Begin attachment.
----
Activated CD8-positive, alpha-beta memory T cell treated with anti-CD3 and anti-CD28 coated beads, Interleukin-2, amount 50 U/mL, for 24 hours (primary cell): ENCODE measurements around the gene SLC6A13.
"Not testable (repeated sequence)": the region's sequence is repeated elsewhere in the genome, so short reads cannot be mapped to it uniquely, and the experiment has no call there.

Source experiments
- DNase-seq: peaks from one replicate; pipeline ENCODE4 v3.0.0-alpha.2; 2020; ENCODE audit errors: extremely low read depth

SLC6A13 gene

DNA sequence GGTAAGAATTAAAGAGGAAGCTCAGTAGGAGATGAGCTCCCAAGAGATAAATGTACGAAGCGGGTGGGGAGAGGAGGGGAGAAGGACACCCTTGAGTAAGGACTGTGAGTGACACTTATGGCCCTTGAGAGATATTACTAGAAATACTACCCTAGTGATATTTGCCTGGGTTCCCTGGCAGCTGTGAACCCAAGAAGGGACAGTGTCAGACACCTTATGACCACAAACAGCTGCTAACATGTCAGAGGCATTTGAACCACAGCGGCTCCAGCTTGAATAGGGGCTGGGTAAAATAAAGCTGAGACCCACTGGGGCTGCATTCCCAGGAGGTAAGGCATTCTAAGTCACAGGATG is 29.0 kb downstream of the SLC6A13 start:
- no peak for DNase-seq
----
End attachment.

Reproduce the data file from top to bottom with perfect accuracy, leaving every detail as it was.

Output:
Activated CD8-positive, alpha-beta memory T cell treated with anti-CD3 and anti-CD28 coated beads, Interleukin-2, amount 50 U/mL, for 24 hours (primary cell): ENCODE measurements around the gene SLC6A13.
"Not testable (repeated sequence)": the region's sequence is repeated elsewhere in the genome, so short reads cannot be mapped to it uniquely, and the experiment has no call there.

Source experiments
- DNase-seq: peaks from one replicate; pipeline ENCODE4 v3.0.0-alpha.2; 2020; ENCODE audit errors: extremely low read depth

SLC6A13 gene

DNA sequence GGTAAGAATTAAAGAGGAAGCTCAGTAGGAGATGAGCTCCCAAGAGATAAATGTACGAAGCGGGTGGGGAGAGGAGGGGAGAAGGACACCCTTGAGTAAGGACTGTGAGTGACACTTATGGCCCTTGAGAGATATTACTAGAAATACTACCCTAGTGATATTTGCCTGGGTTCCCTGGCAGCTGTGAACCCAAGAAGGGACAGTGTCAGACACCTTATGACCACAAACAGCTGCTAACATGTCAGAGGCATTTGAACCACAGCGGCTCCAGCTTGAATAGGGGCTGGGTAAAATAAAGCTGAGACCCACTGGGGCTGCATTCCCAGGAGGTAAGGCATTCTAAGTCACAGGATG is 29.0 kb downstream of the SLC6A13 start:
- no peak for DNase-seq